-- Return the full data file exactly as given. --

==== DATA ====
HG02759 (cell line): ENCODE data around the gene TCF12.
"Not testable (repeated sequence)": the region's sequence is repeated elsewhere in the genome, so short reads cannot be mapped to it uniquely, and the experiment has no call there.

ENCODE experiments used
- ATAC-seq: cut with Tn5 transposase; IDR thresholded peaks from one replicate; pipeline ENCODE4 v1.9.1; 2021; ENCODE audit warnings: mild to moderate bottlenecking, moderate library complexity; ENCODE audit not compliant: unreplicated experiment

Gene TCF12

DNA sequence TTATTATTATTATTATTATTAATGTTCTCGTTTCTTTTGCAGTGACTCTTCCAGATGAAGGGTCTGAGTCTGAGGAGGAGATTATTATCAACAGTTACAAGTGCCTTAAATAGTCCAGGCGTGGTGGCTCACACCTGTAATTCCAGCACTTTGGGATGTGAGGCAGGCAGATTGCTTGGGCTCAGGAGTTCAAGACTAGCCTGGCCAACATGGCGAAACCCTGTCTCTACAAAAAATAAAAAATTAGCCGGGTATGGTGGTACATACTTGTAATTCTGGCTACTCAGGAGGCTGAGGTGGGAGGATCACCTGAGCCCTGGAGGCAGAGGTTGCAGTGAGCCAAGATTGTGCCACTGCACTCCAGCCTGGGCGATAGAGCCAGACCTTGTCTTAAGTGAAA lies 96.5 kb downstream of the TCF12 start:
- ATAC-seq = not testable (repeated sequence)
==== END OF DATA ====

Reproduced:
HG02759 (cell line): ENCODE data around the gene TCF12.
"Not testable (repeated sequence)": the region's sequence is repeated elsewhere in the genome, so short reads cannot be mapped to it uniquely, and the experiment has no call there.

ENCODE experiments used
- ATAC-seq: cut with Tn5 transposase; IDR thresholded peaks from one replicate; pipeline ENCODE4 v1.9.1; 2021; ENCODE audit warnings: mild to moderate bottlenecking, moderate library complexity; ENCODE audit not compliant: unreplicated experiment

Gene TCF12

DNA sequence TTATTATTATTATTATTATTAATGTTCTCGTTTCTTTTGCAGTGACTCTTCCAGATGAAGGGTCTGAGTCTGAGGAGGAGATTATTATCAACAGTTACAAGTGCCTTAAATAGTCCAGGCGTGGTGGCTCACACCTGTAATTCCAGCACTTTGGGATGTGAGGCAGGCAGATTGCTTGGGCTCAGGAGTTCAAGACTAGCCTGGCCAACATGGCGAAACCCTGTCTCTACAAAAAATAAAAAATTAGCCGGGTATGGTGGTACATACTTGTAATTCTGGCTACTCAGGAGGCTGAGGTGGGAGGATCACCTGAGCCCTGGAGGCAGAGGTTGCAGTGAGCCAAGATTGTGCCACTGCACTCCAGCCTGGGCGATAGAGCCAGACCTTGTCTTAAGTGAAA lies 96.5 kb downstream of the TCF12 start:
- ATAC-seq = not testable (repeated sequence)